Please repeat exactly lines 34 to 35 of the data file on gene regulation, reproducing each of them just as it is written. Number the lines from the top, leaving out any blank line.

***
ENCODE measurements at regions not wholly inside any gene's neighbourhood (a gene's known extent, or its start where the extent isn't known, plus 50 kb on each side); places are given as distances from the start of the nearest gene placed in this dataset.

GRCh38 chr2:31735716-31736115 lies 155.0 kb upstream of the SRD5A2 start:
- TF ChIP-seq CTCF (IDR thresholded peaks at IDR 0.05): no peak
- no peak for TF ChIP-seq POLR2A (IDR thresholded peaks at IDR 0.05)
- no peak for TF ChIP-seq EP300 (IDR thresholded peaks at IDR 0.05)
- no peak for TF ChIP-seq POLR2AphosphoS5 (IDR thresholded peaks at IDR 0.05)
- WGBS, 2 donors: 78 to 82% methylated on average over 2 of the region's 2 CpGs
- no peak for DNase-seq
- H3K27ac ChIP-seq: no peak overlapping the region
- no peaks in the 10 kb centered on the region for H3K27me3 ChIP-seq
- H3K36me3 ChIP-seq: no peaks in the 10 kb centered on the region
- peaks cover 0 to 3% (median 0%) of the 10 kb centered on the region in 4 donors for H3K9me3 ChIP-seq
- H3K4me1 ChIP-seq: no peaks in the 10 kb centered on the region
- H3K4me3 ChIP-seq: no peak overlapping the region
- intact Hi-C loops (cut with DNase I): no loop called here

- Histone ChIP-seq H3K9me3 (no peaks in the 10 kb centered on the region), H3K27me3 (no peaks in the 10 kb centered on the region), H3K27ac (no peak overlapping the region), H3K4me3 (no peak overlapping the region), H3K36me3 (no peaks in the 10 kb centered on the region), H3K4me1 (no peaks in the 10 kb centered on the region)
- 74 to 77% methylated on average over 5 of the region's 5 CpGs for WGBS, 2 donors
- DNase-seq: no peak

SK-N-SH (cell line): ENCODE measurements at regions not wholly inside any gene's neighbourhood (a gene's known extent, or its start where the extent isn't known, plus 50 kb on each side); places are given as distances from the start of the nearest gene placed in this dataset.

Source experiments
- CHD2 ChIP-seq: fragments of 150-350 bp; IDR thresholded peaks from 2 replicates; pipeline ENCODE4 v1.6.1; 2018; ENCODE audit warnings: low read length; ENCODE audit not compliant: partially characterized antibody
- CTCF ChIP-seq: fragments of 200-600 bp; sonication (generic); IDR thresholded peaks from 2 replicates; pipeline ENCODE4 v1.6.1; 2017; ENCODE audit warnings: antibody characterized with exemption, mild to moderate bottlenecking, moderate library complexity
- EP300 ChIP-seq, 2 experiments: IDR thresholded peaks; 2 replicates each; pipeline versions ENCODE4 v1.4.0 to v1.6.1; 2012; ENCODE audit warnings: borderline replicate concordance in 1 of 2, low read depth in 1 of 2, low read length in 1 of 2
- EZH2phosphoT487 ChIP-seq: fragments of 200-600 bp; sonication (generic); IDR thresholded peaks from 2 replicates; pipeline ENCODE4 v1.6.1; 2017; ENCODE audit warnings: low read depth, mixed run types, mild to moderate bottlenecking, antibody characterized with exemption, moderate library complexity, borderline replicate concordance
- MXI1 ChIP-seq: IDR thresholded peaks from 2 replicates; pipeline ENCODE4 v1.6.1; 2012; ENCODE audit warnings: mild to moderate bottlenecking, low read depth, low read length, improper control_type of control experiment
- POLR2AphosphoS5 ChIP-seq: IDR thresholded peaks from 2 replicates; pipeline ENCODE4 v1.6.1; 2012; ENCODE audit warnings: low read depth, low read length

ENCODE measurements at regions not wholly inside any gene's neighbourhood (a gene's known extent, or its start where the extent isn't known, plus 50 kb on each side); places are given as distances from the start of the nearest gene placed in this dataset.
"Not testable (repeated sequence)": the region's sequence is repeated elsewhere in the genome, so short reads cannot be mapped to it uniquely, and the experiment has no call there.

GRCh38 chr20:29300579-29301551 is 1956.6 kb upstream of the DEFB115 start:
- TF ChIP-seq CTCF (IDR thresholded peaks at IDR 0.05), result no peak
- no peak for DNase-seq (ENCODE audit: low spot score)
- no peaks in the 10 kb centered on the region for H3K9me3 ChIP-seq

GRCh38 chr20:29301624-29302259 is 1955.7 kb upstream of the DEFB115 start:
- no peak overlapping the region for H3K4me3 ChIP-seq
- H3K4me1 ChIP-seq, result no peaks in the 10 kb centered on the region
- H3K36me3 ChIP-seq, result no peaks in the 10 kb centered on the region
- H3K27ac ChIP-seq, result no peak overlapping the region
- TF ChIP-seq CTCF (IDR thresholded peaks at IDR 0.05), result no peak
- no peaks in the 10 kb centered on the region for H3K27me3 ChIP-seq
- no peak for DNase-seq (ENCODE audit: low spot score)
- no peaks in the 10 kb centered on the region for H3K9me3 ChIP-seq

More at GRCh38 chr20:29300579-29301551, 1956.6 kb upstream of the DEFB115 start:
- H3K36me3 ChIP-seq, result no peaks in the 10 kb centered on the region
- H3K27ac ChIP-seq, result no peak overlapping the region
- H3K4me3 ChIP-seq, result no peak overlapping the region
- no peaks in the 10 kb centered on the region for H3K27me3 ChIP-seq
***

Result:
- no peak overlapping the region for H3K4me3 ChIP-seq
- H3K4me1 ChIP-seq, result no peaks in the 10 kb centered on the region